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Unfair treatment is not always illegal treatment


It is likely that readers in California hear a lot in the news about disgruntled employees who feel they are being treated unfairly and, as a result, bring a lawsuit against their employer. Often in these employee-related lawsuits, the employee ends up with a windfall in a final judgment against the employer.

These windfall cases are the ones that most often make the news. However, employers in California will be interested to hear about a recent case that did not end up so rosy for the employee.

A county sheriff in California recently filed a lawsuit for alleged retaliation and discrimination under the Fair Employment and Housing Act. He claimed that he had trouble getting along with his co-workers and that his partners were frequently asking for transfers. When he and one of his partners got into a heated argument that resulted in the two yelling at each other, he claimed he worked in a hostile environment. The lawsuit was filed shortly thereafter.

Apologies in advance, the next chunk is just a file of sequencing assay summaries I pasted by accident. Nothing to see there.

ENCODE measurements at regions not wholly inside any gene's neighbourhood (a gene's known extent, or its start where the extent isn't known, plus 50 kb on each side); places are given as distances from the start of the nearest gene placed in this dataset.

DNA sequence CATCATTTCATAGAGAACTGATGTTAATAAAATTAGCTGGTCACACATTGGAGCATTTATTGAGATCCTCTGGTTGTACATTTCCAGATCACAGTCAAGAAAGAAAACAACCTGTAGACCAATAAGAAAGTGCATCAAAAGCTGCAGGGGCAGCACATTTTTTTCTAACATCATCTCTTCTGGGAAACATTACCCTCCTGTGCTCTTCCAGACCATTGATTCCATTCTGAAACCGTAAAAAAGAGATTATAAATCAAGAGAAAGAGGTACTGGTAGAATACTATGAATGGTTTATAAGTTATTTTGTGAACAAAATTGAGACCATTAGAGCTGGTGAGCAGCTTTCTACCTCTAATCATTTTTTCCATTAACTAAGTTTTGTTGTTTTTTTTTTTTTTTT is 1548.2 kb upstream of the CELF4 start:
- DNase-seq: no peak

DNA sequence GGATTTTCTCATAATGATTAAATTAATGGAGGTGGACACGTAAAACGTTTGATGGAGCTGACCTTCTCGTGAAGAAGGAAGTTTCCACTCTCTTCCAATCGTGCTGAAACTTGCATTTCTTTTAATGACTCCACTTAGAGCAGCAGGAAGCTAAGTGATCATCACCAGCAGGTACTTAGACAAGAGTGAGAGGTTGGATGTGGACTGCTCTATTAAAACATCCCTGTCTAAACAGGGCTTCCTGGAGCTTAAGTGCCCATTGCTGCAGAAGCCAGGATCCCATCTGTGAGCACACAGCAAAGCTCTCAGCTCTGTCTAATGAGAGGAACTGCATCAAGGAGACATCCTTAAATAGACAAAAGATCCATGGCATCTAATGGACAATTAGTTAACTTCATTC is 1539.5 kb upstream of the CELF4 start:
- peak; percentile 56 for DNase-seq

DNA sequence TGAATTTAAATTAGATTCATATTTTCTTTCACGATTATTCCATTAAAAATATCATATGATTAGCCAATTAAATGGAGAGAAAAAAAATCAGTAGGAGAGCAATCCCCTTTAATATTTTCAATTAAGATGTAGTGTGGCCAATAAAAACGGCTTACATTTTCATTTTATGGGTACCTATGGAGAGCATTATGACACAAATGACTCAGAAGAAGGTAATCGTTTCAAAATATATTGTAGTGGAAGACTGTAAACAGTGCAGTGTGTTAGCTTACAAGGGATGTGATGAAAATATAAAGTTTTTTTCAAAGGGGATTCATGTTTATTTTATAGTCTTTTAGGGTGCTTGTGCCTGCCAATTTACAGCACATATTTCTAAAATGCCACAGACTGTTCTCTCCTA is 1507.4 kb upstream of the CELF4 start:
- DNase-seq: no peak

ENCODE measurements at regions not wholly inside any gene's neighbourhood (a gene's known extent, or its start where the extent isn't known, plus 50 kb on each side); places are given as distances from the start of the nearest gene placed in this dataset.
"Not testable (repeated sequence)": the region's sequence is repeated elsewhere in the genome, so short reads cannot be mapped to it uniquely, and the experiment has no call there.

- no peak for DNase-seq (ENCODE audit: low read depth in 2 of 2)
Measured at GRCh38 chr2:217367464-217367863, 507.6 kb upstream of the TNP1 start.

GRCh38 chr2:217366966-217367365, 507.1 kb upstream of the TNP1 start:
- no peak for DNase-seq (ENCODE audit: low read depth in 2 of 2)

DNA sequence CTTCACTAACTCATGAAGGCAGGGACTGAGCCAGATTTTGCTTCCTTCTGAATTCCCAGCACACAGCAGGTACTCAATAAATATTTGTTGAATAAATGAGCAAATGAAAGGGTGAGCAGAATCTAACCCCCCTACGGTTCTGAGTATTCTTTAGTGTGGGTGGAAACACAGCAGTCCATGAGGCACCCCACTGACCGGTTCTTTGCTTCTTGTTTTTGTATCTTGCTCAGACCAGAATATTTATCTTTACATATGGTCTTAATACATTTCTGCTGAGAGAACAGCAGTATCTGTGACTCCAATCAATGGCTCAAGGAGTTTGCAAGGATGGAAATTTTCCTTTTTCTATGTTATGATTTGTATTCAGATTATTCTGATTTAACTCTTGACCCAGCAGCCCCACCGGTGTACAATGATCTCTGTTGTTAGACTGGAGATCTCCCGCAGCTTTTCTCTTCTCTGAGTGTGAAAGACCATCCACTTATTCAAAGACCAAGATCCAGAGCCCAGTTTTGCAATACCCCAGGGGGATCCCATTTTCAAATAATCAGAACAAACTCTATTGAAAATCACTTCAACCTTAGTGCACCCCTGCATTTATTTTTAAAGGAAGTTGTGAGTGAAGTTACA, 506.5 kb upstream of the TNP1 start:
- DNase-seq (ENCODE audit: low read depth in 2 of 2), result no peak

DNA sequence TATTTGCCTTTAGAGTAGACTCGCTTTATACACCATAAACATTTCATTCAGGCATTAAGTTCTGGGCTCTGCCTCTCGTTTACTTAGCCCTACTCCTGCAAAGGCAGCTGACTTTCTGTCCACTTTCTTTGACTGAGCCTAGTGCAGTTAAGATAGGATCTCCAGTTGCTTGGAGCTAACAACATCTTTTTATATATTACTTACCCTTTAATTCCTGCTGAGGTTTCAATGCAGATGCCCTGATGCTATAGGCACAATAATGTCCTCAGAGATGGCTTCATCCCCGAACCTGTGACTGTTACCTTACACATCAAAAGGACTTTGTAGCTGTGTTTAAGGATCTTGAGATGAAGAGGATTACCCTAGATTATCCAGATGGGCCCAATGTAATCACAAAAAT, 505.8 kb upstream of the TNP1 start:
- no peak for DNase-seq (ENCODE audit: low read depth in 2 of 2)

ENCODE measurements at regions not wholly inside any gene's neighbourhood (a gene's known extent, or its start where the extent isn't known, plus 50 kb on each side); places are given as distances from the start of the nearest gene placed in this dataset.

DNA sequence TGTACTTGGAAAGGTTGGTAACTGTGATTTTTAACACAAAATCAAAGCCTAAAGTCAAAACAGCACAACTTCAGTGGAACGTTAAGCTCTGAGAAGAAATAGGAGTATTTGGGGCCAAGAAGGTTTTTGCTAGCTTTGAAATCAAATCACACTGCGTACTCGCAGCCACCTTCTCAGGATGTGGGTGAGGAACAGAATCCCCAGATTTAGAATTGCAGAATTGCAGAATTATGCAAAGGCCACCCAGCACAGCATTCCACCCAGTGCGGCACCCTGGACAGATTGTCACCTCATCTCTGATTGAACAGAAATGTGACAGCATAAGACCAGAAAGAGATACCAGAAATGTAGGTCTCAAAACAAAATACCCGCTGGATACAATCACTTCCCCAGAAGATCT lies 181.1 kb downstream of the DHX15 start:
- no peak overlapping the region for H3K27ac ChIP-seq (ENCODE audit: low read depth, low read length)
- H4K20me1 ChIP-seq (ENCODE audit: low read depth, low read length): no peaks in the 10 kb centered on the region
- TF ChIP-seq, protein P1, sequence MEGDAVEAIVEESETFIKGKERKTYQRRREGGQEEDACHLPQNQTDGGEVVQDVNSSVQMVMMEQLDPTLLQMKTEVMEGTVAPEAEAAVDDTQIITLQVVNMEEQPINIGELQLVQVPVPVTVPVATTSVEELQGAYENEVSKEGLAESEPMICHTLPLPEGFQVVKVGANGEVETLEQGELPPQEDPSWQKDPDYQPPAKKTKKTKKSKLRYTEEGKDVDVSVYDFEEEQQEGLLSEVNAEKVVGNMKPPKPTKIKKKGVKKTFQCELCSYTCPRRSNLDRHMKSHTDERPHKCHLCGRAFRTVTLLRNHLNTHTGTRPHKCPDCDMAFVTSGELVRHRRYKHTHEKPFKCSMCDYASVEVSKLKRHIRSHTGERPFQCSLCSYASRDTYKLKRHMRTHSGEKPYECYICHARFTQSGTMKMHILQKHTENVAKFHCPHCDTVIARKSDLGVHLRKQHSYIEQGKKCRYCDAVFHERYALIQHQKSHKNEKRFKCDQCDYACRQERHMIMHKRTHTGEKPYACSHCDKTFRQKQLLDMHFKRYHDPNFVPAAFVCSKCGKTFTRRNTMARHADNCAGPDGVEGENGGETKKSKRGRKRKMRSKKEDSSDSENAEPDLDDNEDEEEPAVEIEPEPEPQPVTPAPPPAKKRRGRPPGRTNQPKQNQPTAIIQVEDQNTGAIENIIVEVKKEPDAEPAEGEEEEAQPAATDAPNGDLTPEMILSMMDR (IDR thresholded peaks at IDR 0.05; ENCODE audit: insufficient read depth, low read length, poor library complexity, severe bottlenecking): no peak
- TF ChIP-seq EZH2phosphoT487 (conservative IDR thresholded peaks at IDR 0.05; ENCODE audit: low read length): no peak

Many individuals may believe that an uncomfortable or unfair work environment means there are illegal practices occurring, such as a violation of the FEHA, which entitles them to legal compensation. However, this is not always the case. This sheriff’s case was thrown out by the court. The court said that since he did not raise his membership in a protected class as the motivator for the argument, he was, at the very most, a victim of unfair treatment. However, unfair treatment is not always illegal treatment.

It is important that the courts do the necessary work to discern between employees who are truly the victims of an illegal workplace practice and those that are simply complaining about legal activities that make them unhappy. In business law, it is always important to protect employees from illegal business practices and treatment. However, it is also important to protect employers from those individuals that are making claims that lack merit in the interest of recovering extra compensation.

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